Transubstans Records have a nice tendency of picking up all the great retro bands of our small but fruitful country. Mangrove made their debut in 2009 with “Endless Skies”, a great debut indeed. The follow-up does not disappoint, on the contrary. “A Distant Dream If Tomorrow” continues where the debut left off. Heavy riffs, great melodic vocals, great musicians and a more classic seventies hard rock sound than stoner. The dead heavy riff in “Never Again” reminds me a bit of bands like vintage Sabbath with a touch of Sir Lord Baltimore. They even have the Black Sabbathian simultaneous dual guitar solo, one in each channel. You don’t hear that too much these days. In the true Sabbath/Zeppelin manner they also mix it up with some nice mid tempo balladry in tracks like “I’ve Been Seen Upon The Sun”. I think I said this in my review of the debut, but I’ll say it again, singer Kataja reminds me quite a lot of Magnus Ekwall of The Quill, which is top notch in my book. They do turn a bit more stoner in some tracks, such as “Mean Woman Blues”, but they still keep their high standard. I also really like the earthy, analogue sounding mix of the album. It’s an album where it actually does happen something when you turn it up! It hasn’t been deviously destroyed in some malicious mastering process where compressors and limiters make everything sound louder than everything else. I hear dynamics, something that unfortunately a lot of albums of today lack. This is a great sounding power trio with all individuals making a serious musical imprint in each and every song. Great stuff indeed!
Talk about a CD with postponed release date, almost competing with Guns ’N Roses ”Chinese Democracy”! The big difference is however that this one was really worth waiting for! When I did a gear-interview with John, at the time the new Europe album was released, he revealed his new solo album would be of the ”bluesier kind”. His last solo album ”Optimus” was more in the same vein as Europe’s reunion-platter with detuned riffs and a more modern approach, an album that didn’t fully hit home with me.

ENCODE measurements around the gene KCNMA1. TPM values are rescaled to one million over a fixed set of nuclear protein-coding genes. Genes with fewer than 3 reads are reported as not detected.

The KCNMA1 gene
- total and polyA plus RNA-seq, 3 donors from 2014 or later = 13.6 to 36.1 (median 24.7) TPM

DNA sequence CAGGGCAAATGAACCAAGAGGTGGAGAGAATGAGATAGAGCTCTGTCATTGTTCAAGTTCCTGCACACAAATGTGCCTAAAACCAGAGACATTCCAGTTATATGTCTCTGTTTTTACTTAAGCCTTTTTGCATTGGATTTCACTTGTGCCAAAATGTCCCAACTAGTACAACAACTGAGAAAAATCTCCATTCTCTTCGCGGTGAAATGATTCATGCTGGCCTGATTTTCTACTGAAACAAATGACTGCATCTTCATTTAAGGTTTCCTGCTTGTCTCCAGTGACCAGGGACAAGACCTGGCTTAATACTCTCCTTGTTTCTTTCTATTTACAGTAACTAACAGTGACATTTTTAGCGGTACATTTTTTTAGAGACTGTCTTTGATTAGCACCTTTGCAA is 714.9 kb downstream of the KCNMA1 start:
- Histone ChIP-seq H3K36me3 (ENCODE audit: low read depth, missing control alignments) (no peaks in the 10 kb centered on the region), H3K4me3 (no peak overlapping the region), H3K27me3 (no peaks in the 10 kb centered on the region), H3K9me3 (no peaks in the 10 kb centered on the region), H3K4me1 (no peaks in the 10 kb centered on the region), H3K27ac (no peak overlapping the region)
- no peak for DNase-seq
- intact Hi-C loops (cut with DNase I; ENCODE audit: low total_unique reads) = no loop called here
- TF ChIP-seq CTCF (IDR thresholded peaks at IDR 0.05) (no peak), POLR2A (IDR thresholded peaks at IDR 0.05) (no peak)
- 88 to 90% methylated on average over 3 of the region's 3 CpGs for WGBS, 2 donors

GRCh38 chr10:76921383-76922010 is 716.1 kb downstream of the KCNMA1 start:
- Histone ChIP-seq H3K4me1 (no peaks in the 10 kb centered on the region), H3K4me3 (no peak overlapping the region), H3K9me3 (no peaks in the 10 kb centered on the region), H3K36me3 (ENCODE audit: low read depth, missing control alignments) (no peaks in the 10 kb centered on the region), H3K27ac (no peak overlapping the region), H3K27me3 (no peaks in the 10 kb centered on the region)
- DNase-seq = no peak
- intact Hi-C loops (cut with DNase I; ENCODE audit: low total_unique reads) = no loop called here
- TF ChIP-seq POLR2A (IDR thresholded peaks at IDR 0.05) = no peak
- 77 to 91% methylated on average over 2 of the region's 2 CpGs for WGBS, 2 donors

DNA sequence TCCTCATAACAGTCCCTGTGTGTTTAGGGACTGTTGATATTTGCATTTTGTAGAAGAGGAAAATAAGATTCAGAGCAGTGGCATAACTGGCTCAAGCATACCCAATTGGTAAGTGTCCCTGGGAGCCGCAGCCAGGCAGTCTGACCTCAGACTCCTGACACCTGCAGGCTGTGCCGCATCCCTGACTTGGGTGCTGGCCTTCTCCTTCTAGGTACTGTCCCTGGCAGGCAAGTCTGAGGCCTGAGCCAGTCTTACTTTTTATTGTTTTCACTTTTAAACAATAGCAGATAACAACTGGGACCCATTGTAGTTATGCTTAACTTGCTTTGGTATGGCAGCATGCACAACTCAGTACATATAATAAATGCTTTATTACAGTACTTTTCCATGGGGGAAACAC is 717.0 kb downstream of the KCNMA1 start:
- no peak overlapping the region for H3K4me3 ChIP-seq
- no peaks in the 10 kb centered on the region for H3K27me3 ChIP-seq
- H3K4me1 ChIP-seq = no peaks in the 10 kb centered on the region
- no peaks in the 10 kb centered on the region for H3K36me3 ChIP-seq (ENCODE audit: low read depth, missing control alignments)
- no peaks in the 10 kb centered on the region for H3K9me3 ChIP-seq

Ok, John, all is now forgiven; ”Play Yard Blues” is the album we (at least I) have been longing for. Here he shows his love for the seventies, both in his own songs and in his interpretations of Frank Marino’s ”Ditch Queen”, Mountain’s ”Travellin’ In The Dark” and Thin Lizzy’s outstanding ”It’s Only Money”. If we start with the cover songs, he hasn’t strayed away too much from the original versions. For example in ”Ditch Queen” he sounds very much like Frank both in his vocals approach and in his lead guitar playing. The influences really shine through. The opening track of the album, “Let It Shine”, also could have been penned by said Marino with its heavy and slightly funky verse riff. If John had to hold back on his solos on the Europe album, he’s really compensated it here. I’m not saying he’s over-playing, but where there’s place for a nice lick, he sure doesn’t rob us of the moment. In “Red Light Green High” he also shows a slightly cooler side, which made me think of bassist Tomas Torberg’s ordinary band Plankton. Norum also sings really laid back and nice on this one, something he also does in “Over And Done”, which stylewise made me think of some of Glenn Hughe’s better solo albums.
A singer John has used on some of his earlier recordings is Leif Sundin, a sadly rarely heard killer vocalist these days. Here he puts his vocal flair on the classic hard rocker “Got My Eyes On You” and the CD’s heaviest and most modern sounding track “Born Again”, the only track with detuned guitars. It however doesn’t stick out in a negative way, but more completes a great collection of tracks. The album ends with the title track that, as the title may suggest, is a play yard for guitarist, an instrumental improvisation number in the sign of blues with Europe colleague Mic Michaeli adding some nice Hammond organ to the brew. I’d also like to give some praise to John’s tasty rhythm boys, the outstandingly groovy Tomas Broman on drums and the aforementioned Plankton bassist Torberg, not forgetting percussionist Peer Stappe. These guys really put the swagger in On-mode in this killer retro-journey. Hats off to a first-rate craft and an album that has found its way nicely into my car stereo and will surely stay there for a long time ahead.
Genre: Seventies hard rock
Label: Mascot Reacords